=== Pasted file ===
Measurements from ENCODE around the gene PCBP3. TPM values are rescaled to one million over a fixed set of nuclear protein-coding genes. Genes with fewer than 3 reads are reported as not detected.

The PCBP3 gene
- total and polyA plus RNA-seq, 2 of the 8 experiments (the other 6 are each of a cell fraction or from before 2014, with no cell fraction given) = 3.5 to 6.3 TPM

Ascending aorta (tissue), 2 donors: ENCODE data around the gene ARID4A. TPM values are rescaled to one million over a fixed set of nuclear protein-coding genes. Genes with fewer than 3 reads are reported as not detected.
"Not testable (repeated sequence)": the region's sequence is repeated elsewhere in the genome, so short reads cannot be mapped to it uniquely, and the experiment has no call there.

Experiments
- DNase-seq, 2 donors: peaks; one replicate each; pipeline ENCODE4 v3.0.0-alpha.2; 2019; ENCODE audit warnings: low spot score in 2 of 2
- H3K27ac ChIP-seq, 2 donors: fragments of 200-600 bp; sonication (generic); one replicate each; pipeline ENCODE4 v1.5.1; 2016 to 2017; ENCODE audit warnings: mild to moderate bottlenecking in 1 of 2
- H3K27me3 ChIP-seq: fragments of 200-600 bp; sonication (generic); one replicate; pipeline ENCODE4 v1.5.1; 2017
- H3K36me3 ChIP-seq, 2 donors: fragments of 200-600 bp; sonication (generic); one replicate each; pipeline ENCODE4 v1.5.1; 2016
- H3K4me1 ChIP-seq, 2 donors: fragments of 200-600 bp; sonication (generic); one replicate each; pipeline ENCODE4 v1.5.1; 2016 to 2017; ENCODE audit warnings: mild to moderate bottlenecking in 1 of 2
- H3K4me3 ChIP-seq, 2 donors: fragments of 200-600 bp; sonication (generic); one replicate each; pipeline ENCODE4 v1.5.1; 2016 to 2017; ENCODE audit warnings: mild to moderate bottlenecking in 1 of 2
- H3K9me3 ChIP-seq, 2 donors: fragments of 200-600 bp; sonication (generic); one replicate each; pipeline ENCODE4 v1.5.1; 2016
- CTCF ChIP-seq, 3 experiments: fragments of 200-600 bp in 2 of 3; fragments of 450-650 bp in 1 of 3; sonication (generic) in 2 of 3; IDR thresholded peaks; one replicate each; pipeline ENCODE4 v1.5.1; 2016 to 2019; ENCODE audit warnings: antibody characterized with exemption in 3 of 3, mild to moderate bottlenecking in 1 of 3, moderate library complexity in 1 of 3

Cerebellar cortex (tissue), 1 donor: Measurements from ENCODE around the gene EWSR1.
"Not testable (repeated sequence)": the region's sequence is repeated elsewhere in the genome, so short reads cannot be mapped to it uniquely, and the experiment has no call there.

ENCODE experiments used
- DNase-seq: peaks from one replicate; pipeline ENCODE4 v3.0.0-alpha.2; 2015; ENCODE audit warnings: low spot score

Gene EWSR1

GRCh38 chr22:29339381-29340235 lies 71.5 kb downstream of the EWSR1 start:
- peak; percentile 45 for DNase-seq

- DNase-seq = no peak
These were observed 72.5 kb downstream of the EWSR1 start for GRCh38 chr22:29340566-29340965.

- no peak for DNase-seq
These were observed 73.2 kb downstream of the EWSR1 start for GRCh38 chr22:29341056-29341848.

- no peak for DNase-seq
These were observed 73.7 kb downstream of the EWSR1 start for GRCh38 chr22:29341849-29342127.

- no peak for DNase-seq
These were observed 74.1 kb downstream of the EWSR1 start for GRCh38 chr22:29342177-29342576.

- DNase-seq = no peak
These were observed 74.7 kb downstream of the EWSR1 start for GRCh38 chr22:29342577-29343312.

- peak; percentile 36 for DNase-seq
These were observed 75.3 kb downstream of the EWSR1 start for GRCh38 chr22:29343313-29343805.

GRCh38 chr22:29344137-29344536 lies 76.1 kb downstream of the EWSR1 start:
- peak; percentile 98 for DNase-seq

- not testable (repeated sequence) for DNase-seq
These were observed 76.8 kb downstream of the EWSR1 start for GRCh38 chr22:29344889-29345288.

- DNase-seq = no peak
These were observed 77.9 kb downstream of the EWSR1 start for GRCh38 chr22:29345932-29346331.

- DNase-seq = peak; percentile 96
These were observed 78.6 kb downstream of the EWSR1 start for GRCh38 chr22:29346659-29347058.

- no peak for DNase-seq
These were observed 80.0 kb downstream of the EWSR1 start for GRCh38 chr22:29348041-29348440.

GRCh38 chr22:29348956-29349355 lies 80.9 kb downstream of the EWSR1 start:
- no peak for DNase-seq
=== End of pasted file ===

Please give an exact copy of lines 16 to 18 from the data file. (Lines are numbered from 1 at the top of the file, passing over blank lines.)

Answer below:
"Not testable (repeated sequence)": the region's sequence is repeated elsewhere in the genome, so short reads cannot be mapped to it uniquely, and the experiment has no call there.

ENCODE experiments used
- DNase-seq: peaks from one replicate; pipeline ENCODE4 v3.0.0-alpha.2; 2015; ENCODE audit warnings: low spot score